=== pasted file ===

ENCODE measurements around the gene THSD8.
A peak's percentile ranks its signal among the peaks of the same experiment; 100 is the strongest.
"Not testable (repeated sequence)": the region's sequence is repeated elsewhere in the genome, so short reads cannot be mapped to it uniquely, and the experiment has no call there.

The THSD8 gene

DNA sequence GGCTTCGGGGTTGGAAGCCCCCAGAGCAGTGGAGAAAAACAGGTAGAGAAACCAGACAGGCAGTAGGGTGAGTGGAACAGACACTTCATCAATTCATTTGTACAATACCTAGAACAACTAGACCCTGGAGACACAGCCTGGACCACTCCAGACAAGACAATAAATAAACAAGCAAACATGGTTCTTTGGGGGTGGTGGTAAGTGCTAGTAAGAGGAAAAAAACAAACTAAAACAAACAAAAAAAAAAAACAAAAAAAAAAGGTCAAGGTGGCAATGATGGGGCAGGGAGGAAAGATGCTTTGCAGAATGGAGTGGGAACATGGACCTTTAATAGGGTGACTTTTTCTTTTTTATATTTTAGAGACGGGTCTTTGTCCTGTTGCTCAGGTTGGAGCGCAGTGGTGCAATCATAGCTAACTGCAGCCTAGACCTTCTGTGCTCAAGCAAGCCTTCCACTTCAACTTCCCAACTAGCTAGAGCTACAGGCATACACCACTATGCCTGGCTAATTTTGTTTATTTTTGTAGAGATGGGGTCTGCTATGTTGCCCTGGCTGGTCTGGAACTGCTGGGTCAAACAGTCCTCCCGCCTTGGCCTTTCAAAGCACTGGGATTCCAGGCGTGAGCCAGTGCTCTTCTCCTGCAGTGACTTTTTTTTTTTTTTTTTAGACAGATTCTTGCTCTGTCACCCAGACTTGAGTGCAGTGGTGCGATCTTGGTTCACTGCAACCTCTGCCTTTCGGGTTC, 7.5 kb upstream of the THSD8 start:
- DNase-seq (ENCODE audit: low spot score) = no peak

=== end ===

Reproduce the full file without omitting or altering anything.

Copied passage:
ENCODE measurements around the gene THSD8.
A peak's percentile ranks its signal among the peaks of the same experiment; 100 is the strongest.
"Not testable (repeated sequence)": the region's sequence is repeated elsewhere in the genome, so short reads cannot be mapped to it uniquely, and the experiment has no call there.

The THSD8 gene

DNA sequence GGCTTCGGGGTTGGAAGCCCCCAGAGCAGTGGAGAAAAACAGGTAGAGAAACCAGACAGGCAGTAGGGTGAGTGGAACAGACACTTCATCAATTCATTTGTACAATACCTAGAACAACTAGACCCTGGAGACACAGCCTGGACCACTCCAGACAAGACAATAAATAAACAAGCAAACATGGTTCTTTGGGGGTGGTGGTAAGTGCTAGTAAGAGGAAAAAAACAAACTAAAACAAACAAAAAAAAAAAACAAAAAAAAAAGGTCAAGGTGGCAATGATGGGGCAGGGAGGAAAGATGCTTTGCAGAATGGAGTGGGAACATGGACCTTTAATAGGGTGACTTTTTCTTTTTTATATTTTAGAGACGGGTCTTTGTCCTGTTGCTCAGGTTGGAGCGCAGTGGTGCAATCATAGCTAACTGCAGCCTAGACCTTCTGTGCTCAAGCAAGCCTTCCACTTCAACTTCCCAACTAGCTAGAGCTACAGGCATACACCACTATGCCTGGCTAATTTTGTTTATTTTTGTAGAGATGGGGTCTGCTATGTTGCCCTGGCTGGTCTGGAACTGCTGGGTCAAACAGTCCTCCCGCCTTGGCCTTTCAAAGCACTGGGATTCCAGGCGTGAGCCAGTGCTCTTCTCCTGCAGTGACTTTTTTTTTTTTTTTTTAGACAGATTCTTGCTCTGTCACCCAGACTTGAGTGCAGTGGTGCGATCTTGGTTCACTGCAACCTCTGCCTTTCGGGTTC, 7.5 kb upstream of the THSD8 start:
- DNase-seq (ENCODE audit: low spot score) = no peak